Hidden away in a ‘seedy’ part of the Arctic, an international transaction of huge importance occurred on Wednesday. No money was moved, instead there was a massive haul of seeds for storage in a vault designed to protect them in case of global catastrophe.
The recent deposit to the Svalbard Global Seed Vault consisted of 50,000 seeds from several countries around the world including the US, Britain, and Pakistan. The area was chosen due to its lack of tectonic activity and permafrost, allowing for efficient storage of the seeds in temperatures below freezing.
“Together, the nations that have deposited their seed collections account for over a quarter of the world’s population,” Marie Haga, Executive Director of Crop Trust, the organization behind the vault, said in a statement.
Around 15,000 of the seeds came from the International Center for Agricultural Research (ICARDA), who were forced to ‘borrow’ from Svalbard three years ago when they could not access their own seed bank in Aleppo, Syria due to fighting in the area.
First UK deposit at Svalbard Global Seed Vault, true potato seed from The James Hutton Institute, Dundee. pic.twitter.com/TUDSOfWVeh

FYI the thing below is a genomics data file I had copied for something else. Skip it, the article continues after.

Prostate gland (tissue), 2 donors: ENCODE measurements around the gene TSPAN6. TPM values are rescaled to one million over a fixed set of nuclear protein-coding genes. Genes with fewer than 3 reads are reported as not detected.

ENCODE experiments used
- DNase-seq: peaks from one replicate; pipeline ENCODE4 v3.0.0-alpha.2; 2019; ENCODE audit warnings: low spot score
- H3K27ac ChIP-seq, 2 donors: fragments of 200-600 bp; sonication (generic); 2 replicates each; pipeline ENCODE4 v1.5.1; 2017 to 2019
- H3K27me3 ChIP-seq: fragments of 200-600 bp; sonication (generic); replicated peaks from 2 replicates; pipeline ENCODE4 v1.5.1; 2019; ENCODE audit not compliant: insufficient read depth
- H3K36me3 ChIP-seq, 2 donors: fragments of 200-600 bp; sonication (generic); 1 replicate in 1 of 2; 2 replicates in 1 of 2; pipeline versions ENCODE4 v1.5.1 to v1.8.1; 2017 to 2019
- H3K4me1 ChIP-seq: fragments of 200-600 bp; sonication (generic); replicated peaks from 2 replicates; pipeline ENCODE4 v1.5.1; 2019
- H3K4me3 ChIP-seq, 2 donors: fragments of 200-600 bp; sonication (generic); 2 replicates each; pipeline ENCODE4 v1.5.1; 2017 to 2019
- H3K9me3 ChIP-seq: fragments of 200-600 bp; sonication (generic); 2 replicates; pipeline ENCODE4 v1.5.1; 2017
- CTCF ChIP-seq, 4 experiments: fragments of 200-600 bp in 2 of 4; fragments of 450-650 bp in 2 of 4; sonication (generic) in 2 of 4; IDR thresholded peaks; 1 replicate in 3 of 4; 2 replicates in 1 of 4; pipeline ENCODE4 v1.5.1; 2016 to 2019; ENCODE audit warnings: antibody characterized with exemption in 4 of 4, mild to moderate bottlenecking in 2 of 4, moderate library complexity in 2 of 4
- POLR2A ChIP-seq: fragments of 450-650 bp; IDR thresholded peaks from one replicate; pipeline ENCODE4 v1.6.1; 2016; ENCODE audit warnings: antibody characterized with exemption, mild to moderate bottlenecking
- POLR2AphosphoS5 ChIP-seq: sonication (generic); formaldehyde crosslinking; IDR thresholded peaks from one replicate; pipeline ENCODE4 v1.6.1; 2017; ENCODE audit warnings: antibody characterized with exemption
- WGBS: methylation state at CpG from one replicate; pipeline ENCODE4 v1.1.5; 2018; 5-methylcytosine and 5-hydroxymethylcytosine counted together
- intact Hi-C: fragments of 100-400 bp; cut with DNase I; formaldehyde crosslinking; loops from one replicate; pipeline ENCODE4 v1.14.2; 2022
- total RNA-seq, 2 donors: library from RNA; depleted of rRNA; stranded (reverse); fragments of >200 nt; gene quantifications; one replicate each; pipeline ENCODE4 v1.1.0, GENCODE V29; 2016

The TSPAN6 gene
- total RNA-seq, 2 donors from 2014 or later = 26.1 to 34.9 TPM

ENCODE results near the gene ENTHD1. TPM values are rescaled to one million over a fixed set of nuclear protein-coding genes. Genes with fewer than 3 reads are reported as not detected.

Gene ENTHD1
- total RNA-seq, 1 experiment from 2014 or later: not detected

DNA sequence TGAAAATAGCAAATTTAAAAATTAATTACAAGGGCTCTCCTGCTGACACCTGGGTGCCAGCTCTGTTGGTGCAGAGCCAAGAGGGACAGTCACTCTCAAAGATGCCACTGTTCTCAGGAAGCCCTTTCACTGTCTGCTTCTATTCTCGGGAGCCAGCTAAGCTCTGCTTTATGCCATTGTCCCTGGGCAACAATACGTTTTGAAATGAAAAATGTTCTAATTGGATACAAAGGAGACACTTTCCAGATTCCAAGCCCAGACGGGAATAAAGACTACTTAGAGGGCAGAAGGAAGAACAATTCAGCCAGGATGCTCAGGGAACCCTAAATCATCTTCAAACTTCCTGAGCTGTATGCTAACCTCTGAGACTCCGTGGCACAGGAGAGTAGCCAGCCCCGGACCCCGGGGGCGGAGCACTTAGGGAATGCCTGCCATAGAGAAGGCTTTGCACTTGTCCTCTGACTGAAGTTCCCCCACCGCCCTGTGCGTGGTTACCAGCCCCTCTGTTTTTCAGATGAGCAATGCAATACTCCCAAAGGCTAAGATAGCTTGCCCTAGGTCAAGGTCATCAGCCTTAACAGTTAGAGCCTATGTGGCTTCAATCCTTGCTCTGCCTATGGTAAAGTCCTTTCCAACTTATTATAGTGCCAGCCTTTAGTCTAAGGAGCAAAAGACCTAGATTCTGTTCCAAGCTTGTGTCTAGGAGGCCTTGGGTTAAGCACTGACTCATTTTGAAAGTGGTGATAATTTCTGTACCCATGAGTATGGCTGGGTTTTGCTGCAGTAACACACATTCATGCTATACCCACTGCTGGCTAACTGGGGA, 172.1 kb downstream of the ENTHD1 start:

— Jane Robertson (@tannochbrae2) February 23, 2017
ICARDA focuses on improving agriculture in dry zones, including Africa and the Middle East. Potato, sorghum, rice, barley, chickpea, lentil, and wheat were among the seeds borrowed, according to Phys.org. They have since been relocated to Lebanon and Morocco.
— CECHR (@CECHR_UoD) February 14, 2017
Located under the snow in the remote Arctic on the Norwegian island of Spitsbergen, the Svalbard Global Seed Vault is intended to operate as a master backup to seed banks around the world in case of catastrophe. Built to house 4.5 million seeds, it currently holds just under a million, which it can store safely for hundreds of years.
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